Almost all big companies and an increasing number of SMEs are using psychometric tests. The success of psychometric tests as a recruitment tool is widely recognised. However, one needs to "have a hold on all the cards" in order to use them properly!
The use of psychometric tests for recruitment has greatly increased in the last 10 years. Be it in Europe, India, or Australia, almost all big companies use them. In the US, however, the use of psychometric tests is more widespread, especially due to the governmental accreditation policy on use of these tests. It has also been found that around 70% of SMEs use psychometric tests.
"The costs of psychometric tests have also come down," remarks Vijai Pandey, Central Test's India Operations Manager, "which makes it viable for small companies to use them as well."
Tests: A "Recruitment Tool"
Given how increasingly similar CVs are, psychometric tests provide valuable help to recruiters by giving them objective information on those aspects that are often difficult to evaluate through other means. They allow recruiters to save time and money and reduce recruitment errors which could otherwise turn out to be a costly affair for the employer.
However, they are not to be regarded as a crystal ball, i.e. the sole thing to be relied on. They are only additional tools and in no case can they be considered as a substitute for a recruiter's judgment. "We do not recommend to use them as stand-alone tools. In all cases, the final decision has to be made by the recruiter," advises Vijai Pandey.
When Should These Tests Be Used?
It is best to use psychometric tests before the actual face-to-face interview, i.e. only after the initial sifting of CVs and the first telephonic interview has been completed.
The recruiter can get access to a whole lot of information that they could not otherwise get from the CV and cover letter alone. The recruiter can then use this data as a basis for discussion in the interview.
During the interview, the recruiter can confirm and validate the test results, as states Vijai Pandey: "The test results are an additional help in the exploratory phase". For example, if a test shows that a candidate has good innovation skills, the recruiter can question them on this to understand and find out how the candidate has brought about innovation in their previous jobs.
Which "Psychometric Tests" Should You Choose?
"The ideal thing to do is to get skills, as well as a personality test, is done, in order to have a holistic idea of the candidate's profile", explains Vijai Pandey. The tests should be selected based on the job profile. For example, for a junior position, the Reasoning Test is recommended in order to find out the Intellectual Quotient (IQ), the Temperament Evaluator test can be used to evaluate the personality of the individual, and the Sales Profile test can be used if it's a sales position.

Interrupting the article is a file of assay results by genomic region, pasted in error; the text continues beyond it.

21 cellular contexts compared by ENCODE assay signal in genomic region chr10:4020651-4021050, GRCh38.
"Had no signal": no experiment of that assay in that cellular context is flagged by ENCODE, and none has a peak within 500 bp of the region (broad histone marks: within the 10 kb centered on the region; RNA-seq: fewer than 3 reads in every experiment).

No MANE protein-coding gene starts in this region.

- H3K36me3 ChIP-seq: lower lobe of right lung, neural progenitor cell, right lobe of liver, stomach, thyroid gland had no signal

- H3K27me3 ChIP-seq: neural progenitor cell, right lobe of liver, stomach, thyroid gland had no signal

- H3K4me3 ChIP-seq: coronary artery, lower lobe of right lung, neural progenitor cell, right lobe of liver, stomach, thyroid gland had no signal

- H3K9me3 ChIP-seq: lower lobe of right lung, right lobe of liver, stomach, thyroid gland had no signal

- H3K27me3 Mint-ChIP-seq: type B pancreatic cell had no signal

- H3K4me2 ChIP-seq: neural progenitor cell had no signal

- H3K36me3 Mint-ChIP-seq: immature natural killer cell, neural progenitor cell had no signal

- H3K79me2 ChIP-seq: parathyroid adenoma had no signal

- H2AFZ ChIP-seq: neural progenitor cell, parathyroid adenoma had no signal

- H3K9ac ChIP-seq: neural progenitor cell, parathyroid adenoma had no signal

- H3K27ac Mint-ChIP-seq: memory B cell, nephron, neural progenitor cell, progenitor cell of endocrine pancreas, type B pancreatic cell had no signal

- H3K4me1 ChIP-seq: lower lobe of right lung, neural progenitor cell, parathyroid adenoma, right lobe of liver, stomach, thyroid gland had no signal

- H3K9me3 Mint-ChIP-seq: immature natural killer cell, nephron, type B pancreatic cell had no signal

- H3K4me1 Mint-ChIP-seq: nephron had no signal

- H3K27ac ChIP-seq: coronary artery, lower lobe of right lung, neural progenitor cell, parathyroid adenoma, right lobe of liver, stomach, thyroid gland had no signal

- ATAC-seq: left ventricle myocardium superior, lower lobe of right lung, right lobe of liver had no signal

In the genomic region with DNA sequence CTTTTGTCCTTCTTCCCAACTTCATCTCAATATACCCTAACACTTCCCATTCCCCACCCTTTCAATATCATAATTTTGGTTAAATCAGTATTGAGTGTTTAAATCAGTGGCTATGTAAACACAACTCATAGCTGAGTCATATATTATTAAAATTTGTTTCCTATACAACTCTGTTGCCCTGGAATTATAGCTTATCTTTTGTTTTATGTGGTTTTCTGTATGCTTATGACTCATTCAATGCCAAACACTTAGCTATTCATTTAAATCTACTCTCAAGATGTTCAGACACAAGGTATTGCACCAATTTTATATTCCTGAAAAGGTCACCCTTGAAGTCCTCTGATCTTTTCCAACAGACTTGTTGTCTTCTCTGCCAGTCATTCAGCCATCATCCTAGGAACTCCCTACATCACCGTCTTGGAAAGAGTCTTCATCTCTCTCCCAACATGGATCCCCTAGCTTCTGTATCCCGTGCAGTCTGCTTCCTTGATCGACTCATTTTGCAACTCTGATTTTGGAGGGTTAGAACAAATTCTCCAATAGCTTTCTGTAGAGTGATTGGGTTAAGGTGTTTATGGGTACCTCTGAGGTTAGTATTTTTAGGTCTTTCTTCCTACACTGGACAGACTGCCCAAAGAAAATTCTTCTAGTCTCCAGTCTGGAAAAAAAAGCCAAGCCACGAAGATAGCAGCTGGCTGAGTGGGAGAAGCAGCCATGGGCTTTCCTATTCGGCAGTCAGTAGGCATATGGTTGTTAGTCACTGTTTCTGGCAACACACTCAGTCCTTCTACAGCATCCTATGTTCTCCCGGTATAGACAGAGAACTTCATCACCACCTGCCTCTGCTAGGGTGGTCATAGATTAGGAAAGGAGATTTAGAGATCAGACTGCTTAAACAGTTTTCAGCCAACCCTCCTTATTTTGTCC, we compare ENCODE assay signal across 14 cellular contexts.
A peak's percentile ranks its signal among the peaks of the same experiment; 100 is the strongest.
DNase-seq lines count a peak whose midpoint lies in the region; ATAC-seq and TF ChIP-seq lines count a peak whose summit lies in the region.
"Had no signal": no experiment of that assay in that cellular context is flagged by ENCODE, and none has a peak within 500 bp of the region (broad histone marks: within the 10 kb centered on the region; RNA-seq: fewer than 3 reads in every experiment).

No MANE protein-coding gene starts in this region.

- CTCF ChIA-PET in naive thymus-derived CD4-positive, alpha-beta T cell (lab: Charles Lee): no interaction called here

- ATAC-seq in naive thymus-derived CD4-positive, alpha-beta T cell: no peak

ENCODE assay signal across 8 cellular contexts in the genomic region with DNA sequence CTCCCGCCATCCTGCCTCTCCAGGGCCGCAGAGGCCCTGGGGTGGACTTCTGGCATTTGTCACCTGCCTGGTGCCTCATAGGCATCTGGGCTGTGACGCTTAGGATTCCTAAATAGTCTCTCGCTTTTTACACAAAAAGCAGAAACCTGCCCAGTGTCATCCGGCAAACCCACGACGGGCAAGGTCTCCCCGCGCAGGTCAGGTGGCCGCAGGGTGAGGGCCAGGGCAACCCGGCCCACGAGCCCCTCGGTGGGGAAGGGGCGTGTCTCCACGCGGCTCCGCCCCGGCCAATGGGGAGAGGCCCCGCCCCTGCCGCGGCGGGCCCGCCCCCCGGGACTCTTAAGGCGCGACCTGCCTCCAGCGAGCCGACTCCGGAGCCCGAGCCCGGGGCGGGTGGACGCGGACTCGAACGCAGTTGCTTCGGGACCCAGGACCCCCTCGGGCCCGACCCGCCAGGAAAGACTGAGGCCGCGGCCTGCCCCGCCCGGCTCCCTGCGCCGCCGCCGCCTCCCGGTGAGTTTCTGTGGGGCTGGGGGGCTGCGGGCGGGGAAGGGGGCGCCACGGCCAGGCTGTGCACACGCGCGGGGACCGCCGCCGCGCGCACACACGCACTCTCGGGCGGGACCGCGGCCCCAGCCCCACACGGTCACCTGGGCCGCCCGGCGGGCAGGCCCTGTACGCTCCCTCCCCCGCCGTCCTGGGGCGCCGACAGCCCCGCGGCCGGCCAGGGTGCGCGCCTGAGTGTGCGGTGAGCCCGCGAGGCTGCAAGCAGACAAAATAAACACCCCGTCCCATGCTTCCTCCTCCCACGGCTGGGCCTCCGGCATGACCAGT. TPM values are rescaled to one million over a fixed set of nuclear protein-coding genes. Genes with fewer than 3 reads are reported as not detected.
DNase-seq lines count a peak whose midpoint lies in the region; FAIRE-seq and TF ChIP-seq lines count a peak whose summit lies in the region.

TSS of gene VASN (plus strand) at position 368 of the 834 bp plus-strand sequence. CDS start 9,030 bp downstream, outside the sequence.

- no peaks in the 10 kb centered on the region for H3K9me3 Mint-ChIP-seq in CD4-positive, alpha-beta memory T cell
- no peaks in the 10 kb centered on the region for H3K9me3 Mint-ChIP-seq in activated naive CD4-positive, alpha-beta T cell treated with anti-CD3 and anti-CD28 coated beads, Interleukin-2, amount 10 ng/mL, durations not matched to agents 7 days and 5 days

On the other hand, an IQ test will not be suitable for a managerial position. It is desirable to do the Emotional Intelligence test in order to evaluate the Emotional Quotient (EQ), or the capacity to perceive, understand, and manage one's own emotions as well as others'. "I would recommend doing an emotional intelligence test if the position requires frequent interaction with other people," stresses Vijai Pandey.
In addition, the CTPI Pro personality test which is specially meant for managers can also be used.
How Can You Interpret the Results?
"The criteria for the required job profile have to be defined accurately before conducting any of these psychometric tests since these criteria will guide you in selecting the type of test, as well as in interpreting the results. Particularly for personality tests, the results make sense only in relation to the required job profile. There is no good or bad personality," states Vijai Pandey. "For example, if the Temperament Evaluator test reveals a strong need for supervision, this could be a positive point for a position which has many reporting levels, but it could prove to be a negative point for a manager who needs to carry out their functions autonomously."
Furthermore, several aspects should be known in order not to misinterpret the results. The reading of scores needs special attention: if candidate A gets a score twice greater than candidate B for the discretion dimension, it does not mean that A will be twice more discrete than B in the same situation. This means A will show more integrity in twice as many situations than B. Therefore, a score of 90% indiscretion means that the candidate will be discrete in 90% of situations. The other thing to know is that small differences in the score should be ignored when interpreting the results of psychometric tests.
"In order to master all these aspects, we advise that the testing staff should undergo training in the form of a one-day practical workshop. Training helps to obtain the correct approach in the selection, administration and interpretation of tests," concludes Vijai Pandey.